The relevance of power in different contexts, but especially in romantic relationships, has triggered the development of different measures to assess this construct. The most prominent tests are the Generalized Sense of Power Scale (ESPG; Willis et al., 2016), the Sexual Relationship Power Scale (SRPS; Pulerwitz et al., 2000), the Purchasing Decision-Making Table (Davis & Rigaux, 1974), and the Relationship Power Inventory (RPI; Farrell et al., 2015). On the one hand, the ESPG evaluates the sense of power in interpersonal relationships (e.g., work context); however, it does not assess power dynamics specific to romantic relationships. On the other hand, the SRPS assesses how often a person has the capacity to make decisions regarding sexual relations, and the Purchasing Decision-Making Table evaluates who is the economic decision-maker in the relationship. These measures, although developed in a romantic interpersonal context, studies power only in a specific domain: sexual decisions and economic decisions, respectively. Therefore, the RPI (Farrell et al., 2015) is the only measurement instrument that aims to assess dyadic power in a romantic interpersonal context.

Given the essential impact of power in relationships, it is crucial to have an instrument to assess this construct. The benefits of the RPI in measuring relationship power go beyond the other instruments for several reasons: (a) It is drawn from the dyadic power social influence model (Simpson et al., 2015), a robust theoretical framework widely supported by researchers in the area of power dynamics in romantic relationships (Kim et al., 2019); (b) it operationalizes the four theoretical power dimensions accepted (self-outcome power, partner-outcome power, self-process power, and partner-process power), and adequate reliability for all RPI dimensions was empirically confirmed in the original study (α ≥ 0.85); (c) the RPI dimensions were not associated with social desirability, removing potential measurement bias (Farrell et al., 2015); and (d) regarding external validity evidence, research has confirmed the associations between the RPI components and dependence, conflict resolution, and well-being that have been described previously. Despite these advantages, the available data on its internal structure are still limited. In particular, the psychometric properties of the RPI have been assessed only in the original study in which Farrell et al. (2015) proposed a dimensional model—that is, four-factors (self-outcome power, partner-outcome power, self-process power, and partner-process power) nested in two second-order factors (self-power and partner power)—without testing other competitive and more parsimonious models that are theoretically reasonable. In addition, although previous literature has found that men tend to be the power-holders in relationships (Felmlee, 1994), no prior research has provided any evidence regarding the invariance across genders in the measurement of power.

In Spain, although an abundant bibliography is available on the relevant aspects and consequences of power following the aforementioned conceptualization of the construct (e.g., Alonso-Ferres et al., 2021; Martín-Lanas et al., 2019; Morales-Marente, 2005), psychometrically sound measures are clearly still needed to assess the construct of power in the context of romantic relationships. Of all the scales mentioned, the RPI is the only available instrument that measures this construct in romantic relationships (Kim et al., 2019). Therefore, this study aims to provide a comprehensive, adapted, reliable, and valid assessment of the RPI through two large Spanish samples.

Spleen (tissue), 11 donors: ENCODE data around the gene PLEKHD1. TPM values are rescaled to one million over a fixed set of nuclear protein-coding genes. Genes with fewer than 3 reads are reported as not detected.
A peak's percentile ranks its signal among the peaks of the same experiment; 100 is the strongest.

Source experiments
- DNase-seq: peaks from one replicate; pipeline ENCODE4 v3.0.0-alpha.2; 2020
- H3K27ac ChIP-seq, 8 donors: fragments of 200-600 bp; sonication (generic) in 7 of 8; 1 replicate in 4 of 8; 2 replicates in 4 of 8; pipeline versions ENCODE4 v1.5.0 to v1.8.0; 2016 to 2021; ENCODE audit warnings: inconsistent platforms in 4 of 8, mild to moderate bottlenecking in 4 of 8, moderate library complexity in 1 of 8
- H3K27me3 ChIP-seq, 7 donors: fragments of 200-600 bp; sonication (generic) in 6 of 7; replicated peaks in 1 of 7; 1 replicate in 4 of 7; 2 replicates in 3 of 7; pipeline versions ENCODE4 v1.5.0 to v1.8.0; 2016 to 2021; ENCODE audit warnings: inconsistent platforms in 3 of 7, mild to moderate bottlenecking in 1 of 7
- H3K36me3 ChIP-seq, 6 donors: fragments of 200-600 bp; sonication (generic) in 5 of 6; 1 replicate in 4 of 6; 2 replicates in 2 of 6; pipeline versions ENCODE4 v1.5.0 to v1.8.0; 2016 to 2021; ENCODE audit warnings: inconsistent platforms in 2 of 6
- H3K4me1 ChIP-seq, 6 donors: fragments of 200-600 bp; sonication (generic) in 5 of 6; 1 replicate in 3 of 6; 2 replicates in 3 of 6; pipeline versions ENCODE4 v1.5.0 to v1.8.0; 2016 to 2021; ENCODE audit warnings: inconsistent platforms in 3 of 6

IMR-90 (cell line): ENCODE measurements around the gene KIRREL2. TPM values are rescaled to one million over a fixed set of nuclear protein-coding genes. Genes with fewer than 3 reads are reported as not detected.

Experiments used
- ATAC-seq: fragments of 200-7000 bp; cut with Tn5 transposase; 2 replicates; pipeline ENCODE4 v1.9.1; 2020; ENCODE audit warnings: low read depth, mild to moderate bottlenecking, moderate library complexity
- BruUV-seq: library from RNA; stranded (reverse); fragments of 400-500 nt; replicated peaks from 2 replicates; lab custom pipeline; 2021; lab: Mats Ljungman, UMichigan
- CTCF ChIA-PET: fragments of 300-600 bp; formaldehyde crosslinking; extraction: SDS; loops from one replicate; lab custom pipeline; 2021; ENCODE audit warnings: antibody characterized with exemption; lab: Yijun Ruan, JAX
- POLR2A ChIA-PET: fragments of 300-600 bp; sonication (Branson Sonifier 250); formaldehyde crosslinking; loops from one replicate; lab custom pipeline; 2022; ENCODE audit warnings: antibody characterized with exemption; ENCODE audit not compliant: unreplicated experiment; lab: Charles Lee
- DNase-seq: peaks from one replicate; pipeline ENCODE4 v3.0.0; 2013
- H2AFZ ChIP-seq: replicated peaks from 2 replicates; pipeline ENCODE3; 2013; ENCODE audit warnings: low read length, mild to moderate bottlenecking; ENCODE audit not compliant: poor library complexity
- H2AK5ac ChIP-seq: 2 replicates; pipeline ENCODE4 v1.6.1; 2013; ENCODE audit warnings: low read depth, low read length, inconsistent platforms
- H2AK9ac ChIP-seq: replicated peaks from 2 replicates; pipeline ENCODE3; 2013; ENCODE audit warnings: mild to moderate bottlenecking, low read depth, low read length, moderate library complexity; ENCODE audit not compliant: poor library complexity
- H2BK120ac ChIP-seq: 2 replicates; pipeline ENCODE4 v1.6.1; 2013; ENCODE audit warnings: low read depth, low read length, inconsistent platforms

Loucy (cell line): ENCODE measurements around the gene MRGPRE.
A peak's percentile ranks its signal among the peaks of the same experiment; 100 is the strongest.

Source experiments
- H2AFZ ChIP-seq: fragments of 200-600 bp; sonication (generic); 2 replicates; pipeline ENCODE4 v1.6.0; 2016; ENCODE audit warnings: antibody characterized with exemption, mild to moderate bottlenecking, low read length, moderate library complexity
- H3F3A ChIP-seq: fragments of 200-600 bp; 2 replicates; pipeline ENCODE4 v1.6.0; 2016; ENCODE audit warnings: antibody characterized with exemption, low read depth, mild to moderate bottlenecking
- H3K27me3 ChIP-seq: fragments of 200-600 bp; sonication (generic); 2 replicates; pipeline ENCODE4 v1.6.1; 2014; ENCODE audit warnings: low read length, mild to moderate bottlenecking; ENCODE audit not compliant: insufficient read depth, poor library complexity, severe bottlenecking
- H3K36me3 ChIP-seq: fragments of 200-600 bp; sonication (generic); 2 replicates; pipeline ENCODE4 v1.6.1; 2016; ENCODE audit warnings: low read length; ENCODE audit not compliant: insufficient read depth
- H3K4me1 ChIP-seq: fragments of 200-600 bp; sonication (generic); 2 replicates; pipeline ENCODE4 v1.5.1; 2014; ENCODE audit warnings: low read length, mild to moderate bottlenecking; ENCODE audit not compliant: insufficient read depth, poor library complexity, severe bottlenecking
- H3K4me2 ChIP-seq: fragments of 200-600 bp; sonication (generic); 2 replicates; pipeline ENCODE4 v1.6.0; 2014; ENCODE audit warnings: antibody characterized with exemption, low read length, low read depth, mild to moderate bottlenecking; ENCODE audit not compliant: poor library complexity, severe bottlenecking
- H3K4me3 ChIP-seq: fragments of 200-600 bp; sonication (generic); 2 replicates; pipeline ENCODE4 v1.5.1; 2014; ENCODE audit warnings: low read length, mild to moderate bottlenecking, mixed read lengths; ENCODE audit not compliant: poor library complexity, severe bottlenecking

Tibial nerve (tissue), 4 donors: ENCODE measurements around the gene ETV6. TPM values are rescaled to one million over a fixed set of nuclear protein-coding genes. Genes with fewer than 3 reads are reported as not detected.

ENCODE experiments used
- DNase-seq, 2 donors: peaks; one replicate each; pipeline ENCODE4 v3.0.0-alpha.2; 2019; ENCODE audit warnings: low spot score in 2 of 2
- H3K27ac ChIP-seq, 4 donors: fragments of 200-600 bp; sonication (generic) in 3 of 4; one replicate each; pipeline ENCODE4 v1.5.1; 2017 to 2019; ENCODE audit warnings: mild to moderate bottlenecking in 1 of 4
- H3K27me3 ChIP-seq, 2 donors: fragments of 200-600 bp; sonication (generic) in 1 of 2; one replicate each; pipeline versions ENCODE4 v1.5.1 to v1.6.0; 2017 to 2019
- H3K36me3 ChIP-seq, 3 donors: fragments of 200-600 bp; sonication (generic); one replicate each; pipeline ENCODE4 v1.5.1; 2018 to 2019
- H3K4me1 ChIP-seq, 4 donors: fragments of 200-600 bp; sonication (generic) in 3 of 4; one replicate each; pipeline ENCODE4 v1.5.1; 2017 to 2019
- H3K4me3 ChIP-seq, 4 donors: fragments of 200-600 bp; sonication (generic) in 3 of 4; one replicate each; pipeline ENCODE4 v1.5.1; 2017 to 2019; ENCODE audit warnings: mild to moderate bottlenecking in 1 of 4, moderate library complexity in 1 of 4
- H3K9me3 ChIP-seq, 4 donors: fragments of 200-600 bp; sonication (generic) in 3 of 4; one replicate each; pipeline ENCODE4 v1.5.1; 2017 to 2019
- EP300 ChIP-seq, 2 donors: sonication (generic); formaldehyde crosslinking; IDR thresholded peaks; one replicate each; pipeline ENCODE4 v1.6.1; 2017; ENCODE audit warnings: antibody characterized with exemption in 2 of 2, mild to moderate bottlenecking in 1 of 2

Research Overview

Two studies were conducted to examine internal consistency and to obtain validity evidence to support the interpretation of RPI scores for the Spanish population. Specifically, in Study 1, we sought to translate the RPI (Farrell et al., 2015) into Spanish (called the Spanish Adaptation of the RPI; SARPI). Next, we aimed to obtain evidence based on Spanish adaptation of the RPI content. The main goal of Study 2 was to provide validity evidence based on the internal structure, measurement invariance, and relationships with the above-mentioned variables (i.e., dependence, conflict resolution, and psychological well-being) to support the interpretations of the RPI scores for proposed uses in the Spanish population. Such adaptation will give research on this construct in Spain an instrument with good psychometric properties and an opportunity to compare findings across different countries and cultural settings. In addition, the Spanish adaptation of the RPI would enrich the still insufficient data on the psychometric guarantees of the original version and, moreover, it would deepen the internal structure, examining competitive models of RPI through two independent samples collected at different times and in another cultural and linguistic context. The data and syntax are available on the Open Science Framework.

Study 1



A panel of 6 professionals was selected to serve as content validity experts for the Spanish adaptation of the RPI. An important criterion for the panel of experts selected was that they were not familiar with the RPI and they were experts in the fields of social psychology (i.e., romantic relationship dynamics and power construct) and psychometrics. Each of the 6 experts was in academia. Five of them have doctoral degrees and one a master’s degree in psychology. Two of the experts engaged in research on the dynamics of romantic relationships, one of them in power, and three were experts on test construction. Professional experience ranges from three to 15 years.